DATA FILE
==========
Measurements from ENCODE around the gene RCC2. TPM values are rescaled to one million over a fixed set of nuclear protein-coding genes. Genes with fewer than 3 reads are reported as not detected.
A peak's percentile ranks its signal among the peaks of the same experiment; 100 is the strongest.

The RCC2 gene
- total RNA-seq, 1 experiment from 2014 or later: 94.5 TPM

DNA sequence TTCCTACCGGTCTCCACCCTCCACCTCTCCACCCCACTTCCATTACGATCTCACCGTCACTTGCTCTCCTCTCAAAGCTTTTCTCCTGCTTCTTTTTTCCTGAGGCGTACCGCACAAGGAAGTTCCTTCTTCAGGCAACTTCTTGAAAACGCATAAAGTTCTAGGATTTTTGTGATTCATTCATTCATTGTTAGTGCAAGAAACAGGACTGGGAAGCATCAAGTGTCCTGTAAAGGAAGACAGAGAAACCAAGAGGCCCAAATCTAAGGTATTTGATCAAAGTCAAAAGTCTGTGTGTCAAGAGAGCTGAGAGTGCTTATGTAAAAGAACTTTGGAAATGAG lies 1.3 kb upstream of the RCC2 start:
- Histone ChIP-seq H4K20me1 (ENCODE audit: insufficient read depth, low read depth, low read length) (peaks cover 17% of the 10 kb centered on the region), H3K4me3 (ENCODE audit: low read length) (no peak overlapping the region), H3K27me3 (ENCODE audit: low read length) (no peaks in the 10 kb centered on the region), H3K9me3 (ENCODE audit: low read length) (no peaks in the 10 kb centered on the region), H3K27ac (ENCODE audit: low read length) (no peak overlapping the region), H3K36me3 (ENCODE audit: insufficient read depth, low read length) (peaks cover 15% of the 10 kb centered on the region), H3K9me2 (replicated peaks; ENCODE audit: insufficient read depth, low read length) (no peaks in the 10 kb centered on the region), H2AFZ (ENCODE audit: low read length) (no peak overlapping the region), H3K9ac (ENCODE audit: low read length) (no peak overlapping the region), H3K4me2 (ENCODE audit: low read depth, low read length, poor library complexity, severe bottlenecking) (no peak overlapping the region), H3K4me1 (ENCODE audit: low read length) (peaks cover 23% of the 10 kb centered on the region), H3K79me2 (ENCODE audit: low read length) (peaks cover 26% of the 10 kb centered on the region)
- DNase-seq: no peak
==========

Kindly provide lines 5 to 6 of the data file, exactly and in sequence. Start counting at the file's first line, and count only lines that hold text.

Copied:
DNA sequence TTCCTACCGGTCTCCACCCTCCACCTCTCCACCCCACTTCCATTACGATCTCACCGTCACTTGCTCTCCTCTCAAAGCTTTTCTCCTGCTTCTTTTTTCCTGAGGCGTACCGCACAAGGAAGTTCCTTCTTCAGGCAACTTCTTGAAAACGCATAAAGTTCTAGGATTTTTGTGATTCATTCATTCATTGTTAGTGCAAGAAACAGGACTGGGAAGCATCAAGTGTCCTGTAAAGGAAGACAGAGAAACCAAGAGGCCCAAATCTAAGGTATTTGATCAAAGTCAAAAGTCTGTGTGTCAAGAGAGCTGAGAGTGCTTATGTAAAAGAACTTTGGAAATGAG lies 1.3 kb upstream of the RCC2 start:
- Histone ChIP-seq H4K20me1 (ENCODE audit: insufficient read depth, low read depth, low read length) (peaks cover 17% of the 10 kb centered on the region), H3K4me3 (ENCODE audit: low read length) (no peak overlapping the region), H3K27me3 (ENCODE audit: low read length) (no peaks in the 10 kb centered on the region), H3K9me3 (ENCODE audit: low read length) (no peaks in the 10 kb centered on the region), H3K27ac (ENCODE audit: low read length) (no peak overlapping the region), H3K36me3 (ENCODE audit: insufficient read depth, low read length) (peaks cover 15% of the 10 kb centered on the region), H3K9me2 (replicated peaks; ENCODE audit: insufficient read depth, low read length) (no peaks in the 10 kb centered on the region), H2AFZ (ENCODE audit: low read length) (no peak overlapping the region), H3K9ac (ENCODE audit: low read length) (no peak overlapping the region), H3K4me2 (ENCODE audit: low read depth, low read length, poor library complexity, severe bottlenecking) (no peak overlapping the region), H3K4me1 (ENCODE audit: low read length) (peaks cover 23% of the 10 kb centered on the region), H3K79me2 (ENCODE audit: low read length) (peaks cover 26% of the 10 kb centered on the region)